Downsizers to benefit from cuts to stamp duty as program broadened

May 30, 2014 – 10:32PM

Meredith Clisby

Canberra Domain Editor

The ACT government is set to broaden a stamp duty concession scheme aimed at pensioners to all home buyers aged over 60, giving them access to huge cuts.

The “Over 60s Home Bonus” will replace the Pensioner Duty Concession Scheme following the delivery of the 2014-15 ACT budget next week.

From next Wednesday, eligible downsizers will pay as little as $20 for stamp duty for a property worth less than $595,000, and will receive discounts on the duty for homes valued up to $765,000.

Unlike other first home owner assistance programs, limited to new properties, the discounts will

apply for

all homes in the territory.

The ACT government will take a predicted hit of $5.3 million in revenue over the next two years as a result of the reduction in stamp duty paid by eligible home buyers.

ACT Treasurer Andrew Barr has also confirmed the government will continue the cuts to stamp duty for all home buyers proposed under the territory’s staged tax reform.

The pensioner scheme was initiated in 2008 to provide incentives to pensioners who found stamp duty an impediment to downsizing.

It has not had the desired effect on encouraging downsizing in the territory with, on average, less than 80 people accessing the scheme each year.

Mr Barr said the scheme had been broadened to provide an incentive to the large cohort of older residents in the territory to downsize and stay in the areas they already lived in.

He said this was the reason the scheme applied to both established and new homes, and was only dependent on the value of the property.

“We don’t want stamp duty to be a barrier to making that transition into a different form of housing,” he said.

“This hits right in the middle of the housing market, and I think that’s an area that needs a little bit of stimulation over the next couple of years.”

Mr Barr said while stamp duty was a highly volatile tax line that fluctuated depending on the state of the market, the government expected to take a hit to the bottom line of about $5 million.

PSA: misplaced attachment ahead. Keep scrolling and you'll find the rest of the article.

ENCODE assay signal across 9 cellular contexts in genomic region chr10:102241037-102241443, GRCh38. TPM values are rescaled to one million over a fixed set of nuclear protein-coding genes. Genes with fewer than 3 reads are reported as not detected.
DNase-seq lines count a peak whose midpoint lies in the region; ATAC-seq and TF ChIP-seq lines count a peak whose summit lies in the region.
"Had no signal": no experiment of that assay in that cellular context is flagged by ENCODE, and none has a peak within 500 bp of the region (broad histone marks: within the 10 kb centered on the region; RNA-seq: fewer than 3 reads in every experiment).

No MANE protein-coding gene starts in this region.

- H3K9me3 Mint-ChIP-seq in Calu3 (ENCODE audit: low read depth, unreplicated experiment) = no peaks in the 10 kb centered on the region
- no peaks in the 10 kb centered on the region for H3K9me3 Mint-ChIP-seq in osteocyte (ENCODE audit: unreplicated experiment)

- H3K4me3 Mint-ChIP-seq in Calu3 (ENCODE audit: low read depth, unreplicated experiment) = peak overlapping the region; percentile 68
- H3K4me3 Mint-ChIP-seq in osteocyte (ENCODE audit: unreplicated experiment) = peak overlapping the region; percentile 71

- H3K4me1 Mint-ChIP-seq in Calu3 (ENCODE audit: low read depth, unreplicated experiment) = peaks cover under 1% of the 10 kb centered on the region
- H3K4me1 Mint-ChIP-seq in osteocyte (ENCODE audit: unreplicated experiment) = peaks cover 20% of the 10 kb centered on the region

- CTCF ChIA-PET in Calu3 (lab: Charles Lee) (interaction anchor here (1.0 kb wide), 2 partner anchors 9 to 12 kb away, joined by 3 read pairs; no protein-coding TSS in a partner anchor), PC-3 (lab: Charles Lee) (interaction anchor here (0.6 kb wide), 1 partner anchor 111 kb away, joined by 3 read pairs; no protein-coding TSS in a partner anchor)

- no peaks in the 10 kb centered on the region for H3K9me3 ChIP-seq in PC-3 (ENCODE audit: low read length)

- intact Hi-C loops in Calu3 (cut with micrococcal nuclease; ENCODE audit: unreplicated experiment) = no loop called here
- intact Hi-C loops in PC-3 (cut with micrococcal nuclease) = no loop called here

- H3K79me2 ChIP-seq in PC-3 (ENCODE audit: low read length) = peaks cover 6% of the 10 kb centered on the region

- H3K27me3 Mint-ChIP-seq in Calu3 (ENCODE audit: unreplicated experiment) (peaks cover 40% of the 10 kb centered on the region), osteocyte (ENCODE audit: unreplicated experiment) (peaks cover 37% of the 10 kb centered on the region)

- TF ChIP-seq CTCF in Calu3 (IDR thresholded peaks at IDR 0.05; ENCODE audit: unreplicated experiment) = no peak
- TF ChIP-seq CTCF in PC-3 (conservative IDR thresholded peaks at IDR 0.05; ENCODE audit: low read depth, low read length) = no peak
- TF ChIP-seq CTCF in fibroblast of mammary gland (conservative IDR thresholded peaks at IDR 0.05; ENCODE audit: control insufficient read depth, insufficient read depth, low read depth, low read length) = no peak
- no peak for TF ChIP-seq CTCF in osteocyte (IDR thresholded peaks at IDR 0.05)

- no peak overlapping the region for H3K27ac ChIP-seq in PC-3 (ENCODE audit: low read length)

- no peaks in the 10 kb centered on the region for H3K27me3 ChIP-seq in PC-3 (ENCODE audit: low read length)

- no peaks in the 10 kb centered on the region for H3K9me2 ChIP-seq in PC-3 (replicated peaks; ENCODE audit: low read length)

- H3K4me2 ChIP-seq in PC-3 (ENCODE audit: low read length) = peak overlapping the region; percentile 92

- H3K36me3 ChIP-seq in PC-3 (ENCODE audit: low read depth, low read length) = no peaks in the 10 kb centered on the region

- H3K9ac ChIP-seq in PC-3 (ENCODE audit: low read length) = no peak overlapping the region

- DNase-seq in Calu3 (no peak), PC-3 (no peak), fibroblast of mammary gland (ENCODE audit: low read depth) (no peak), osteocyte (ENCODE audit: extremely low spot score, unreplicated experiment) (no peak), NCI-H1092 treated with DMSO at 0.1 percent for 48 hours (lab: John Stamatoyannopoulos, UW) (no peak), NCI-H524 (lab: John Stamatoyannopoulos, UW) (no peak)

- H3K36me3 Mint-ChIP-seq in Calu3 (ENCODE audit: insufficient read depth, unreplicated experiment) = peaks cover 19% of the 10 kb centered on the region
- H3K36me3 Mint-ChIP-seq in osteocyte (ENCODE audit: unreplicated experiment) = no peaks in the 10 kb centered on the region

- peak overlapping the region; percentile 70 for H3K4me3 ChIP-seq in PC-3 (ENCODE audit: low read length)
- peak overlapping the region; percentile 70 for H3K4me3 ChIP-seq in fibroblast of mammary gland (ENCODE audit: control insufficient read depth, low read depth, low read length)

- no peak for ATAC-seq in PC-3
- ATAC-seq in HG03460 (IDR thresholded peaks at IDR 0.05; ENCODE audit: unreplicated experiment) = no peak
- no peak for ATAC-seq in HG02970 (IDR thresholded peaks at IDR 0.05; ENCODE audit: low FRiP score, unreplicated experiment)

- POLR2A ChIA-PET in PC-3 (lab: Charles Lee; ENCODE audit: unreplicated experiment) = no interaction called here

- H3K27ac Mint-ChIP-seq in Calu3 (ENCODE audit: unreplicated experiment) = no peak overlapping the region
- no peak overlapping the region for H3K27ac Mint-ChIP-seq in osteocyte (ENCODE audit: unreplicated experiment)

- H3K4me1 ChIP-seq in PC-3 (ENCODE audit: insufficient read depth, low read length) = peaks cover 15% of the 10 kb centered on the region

He said there would be a two-year sunset clause on the expanded scheme and the government would reassess it at that time.

The Treasurer anticipated that “hundreds” of downsizers over 60 are likely to benefit from the scheme in each of the two years.

Under the home bonus program, an eligible downsizer will pay just $20 in stamp duty if they buy a property for less than $595,000, or $316,100 for land.

Figures provided by the ACT Treasury show the buyer of a $350,000 home would save $9555 in stamp duty and a buyer of a $550,000 home would save $18,280.

Buyers of properties costing $650,000 would save $13,840 and buyers paying $700,000 would save $7740.

In addition to broadening the scheme to non-pensioners, the government will increase the property price thresholds.

The value at which buyers receive a full concession has increased from $580,900 to $595,000, and part-concession has been raised from $742,000 to $765,000.

The Real Estate Institute of the ACT has welcomed the move to broaden the scheme.

CEO Ron Bell said stamp duty represented about 6 per cent of the purchase price of a home and it was a large impediment to older Canberrans downsizing.

“I think it’s very good news, particularly when we’re seeing the actions coming out of the federal budget,” he said.

Mr Barr said the initiative should free up larger housing stock for families, bringing flow-on benefits to the property market, in particular to housing affordability.

As foreshadowed in previous budgets, the ACT government is phasing out stamp duty over 20 years and increasing general rates to make up for the shortfall in revenue.

According to Treasury figures, from June 4 home buyers will save an additional $600 on a home worth $300,000, and save $1300 for homes valued at $500,000, $750,000 and $1 million.

While Mr Barr would not put a figure on the rates increase to be revealed in next week’s budget, he said it had been determined – under the same policy framework as last financial year – this was an average increase of 10 per cent.

Source : The Canberra Times

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